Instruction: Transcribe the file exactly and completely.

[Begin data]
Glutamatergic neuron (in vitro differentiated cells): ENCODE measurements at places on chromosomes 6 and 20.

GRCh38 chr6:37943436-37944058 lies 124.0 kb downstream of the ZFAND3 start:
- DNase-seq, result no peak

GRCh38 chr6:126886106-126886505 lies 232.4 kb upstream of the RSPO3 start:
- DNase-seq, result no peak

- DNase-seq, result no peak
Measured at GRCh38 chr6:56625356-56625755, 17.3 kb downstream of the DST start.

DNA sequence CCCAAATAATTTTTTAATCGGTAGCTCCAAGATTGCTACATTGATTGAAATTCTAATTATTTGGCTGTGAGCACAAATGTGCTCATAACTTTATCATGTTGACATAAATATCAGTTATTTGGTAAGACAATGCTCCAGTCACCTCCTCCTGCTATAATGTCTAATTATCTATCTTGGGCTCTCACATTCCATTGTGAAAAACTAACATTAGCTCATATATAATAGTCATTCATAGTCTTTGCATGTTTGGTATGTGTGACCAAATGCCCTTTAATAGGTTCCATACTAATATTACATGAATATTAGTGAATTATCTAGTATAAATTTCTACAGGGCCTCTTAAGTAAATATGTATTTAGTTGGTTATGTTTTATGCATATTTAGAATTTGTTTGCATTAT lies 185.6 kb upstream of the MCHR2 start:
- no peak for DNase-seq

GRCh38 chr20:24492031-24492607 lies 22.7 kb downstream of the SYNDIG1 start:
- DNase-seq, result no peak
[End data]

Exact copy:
Glutamatergic neuron (in vitro differentiated cells): ENCODE measurements at places on chromosomes 6 and 20.

GRCh38 chr6:37943436-37944058 lies 124.0 kb downstream of the ZFAND3 start:
- DNase-seq, result no peak

GRCh38 chr6:126886106-126886505 lies 232.4 kb upstream of the RSPO3 start:
- DNase-seq, result no peak

- DNase-seq, result no peak
Measured at GRCh38 chr6:56625356-56625755, 17.3 kb downstream of the DST start.

DNA sequence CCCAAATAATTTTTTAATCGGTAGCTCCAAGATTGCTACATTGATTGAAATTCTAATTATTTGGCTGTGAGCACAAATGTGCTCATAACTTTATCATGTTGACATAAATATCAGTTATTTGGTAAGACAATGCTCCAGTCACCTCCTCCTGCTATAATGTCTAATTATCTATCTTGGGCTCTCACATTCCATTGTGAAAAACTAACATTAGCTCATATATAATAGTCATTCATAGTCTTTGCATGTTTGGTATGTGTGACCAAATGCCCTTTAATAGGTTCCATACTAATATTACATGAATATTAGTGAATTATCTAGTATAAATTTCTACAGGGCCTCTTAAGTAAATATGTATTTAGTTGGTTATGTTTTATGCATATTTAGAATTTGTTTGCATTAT lies 185.6 kb upstream of the MCHR2 start:
- no peak for DNase-seq

GRCh38 chr20:24492031-24492607 lies 22.7 kb downstream of the SYNDIG1 start:
- DNase-seq, result no peak